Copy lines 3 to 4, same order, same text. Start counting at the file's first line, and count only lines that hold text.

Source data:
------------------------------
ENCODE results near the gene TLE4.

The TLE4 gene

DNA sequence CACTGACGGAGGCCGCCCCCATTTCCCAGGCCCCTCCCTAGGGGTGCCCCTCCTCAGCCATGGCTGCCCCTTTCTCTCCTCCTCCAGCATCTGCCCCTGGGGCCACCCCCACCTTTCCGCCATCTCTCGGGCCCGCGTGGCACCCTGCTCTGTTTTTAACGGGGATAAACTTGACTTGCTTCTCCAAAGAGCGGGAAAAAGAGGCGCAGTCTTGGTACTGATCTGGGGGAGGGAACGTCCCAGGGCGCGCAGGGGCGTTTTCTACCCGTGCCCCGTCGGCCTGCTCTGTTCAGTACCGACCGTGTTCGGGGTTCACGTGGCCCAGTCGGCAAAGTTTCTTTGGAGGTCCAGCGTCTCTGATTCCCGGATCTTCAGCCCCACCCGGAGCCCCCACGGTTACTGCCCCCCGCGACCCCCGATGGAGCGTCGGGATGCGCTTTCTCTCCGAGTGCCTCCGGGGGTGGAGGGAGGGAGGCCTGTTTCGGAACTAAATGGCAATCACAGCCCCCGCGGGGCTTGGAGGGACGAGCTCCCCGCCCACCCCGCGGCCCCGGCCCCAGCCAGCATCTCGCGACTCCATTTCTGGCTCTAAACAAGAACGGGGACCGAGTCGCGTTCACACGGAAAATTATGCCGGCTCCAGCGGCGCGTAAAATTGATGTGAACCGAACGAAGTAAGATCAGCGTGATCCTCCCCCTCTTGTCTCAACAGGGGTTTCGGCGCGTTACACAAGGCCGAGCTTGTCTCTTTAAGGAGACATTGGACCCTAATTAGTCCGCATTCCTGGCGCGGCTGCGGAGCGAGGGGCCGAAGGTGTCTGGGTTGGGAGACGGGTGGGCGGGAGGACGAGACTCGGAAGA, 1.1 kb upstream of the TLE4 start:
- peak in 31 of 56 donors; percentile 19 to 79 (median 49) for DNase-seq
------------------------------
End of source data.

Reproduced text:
DNA sequence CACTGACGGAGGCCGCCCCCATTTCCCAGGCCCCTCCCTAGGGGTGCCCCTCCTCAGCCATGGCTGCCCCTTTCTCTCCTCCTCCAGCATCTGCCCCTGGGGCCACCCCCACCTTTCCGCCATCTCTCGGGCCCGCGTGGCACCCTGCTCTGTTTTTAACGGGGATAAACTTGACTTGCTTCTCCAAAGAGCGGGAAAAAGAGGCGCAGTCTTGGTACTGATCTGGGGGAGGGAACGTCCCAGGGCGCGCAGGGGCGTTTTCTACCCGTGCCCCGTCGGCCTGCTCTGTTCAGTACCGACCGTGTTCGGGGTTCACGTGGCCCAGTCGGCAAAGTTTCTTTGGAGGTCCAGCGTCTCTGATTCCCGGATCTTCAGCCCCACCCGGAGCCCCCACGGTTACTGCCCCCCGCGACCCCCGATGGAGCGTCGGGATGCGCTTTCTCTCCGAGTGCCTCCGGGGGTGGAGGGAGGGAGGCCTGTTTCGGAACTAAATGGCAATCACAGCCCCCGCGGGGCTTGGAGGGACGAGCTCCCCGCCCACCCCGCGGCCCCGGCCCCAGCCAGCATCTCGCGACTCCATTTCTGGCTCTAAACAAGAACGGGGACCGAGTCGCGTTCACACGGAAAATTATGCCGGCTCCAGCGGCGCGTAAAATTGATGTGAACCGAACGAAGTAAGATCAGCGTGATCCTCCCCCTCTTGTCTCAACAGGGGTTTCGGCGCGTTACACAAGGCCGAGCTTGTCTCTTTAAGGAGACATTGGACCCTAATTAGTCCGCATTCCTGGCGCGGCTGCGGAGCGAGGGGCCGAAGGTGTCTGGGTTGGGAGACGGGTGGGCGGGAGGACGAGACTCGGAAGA, 1.1 kb upstream of the TLE4 start:
- peak in 31 of 56 donors; percentile 19 to 79 (median 49) for DNase-seq